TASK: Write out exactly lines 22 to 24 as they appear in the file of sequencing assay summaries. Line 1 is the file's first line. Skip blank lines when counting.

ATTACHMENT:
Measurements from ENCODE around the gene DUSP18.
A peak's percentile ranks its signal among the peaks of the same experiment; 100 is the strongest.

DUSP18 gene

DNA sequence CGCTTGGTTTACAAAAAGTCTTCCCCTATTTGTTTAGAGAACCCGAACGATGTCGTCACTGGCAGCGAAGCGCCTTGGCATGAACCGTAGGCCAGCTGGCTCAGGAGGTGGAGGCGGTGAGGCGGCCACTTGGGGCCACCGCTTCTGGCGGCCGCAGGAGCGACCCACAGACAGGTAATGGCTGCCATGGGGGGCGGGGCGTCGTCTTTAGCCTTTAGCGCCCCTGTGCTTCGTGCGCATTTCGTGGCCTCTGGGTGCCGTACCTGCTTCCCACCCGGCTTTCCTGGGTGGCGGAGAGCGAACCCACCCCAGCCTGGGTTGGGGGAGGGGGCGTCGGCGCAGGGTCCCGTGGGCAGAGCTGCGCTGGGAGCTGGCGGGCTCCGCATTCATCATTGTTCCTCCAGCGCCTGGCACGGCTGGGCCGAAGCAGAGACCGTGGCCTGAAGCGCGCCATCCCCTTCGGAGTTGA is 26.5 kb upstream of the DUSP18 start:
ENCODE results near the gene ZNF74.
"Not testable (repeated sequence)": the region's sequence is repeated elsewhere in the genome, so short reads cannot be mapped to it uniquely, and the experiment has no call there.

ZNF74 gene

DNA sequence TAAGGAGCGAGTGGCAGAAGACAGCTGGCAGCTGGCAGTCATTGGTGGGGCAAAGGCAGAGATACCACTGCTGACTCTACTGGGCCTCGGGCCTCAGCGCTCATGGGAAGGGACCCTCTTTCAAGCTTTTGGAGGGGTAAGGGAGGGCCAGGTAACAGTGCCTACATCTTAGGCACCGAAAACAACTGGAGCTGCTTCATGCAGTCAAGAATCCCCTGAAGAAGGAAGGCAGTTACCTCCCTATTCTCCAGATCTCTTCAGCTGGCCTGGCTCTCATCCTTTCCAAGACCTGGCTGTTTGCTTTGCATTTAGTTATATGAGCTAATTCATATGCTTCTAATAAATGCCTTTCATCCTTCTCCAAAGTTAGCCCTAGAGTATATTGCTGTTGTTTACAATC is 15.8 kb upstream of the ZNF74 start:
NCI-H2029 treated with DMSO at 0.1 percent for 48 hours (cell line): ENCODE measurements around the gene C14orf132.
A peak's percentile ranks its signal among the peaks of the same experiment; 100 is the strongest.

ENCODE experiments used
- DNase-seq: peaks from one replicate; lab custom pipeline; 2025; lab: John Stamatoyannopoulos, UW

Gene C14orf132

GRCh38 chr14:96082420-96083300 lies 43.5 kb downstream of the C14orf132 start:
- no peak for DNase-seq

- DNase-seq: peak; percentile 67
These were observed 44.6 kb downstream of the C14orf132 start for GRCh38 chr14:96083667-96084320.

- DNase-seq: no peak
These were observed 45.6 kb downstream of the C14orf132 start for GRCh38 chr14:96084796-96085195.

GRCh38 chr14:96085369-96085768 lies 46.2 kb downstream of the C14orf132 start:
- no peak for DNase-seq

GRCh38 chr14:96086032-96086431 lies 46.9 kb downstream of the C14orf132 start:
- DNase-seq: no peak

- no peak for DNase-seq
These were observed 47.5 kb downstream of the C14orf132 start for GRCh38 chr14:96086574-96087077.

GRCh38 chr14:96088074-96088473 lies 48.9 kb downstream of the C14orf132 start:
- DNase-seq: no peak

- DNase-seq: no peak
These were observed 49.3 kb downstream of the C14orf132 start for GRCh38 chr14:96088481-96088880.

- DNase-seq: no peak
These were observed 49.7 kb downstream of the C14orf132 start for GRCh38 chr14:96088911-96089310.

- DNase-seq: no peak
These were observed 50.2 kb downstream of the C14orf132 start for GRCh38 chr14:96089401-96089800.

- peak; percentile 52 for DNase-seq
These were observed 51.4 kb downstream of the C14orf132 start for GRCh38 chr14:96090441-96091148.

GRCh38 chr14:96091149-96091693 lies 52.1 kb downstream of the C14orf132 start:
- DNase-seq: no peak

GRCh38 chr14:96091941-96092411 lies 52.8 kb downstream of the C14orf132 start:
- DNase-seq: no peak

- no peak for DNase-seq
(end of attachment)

GRCh38 chr14:96086032-96086431 lies 46.9 kb downstream of the C14orf132 start:
- DNase-seq: no peak

- no peak for DNase-seq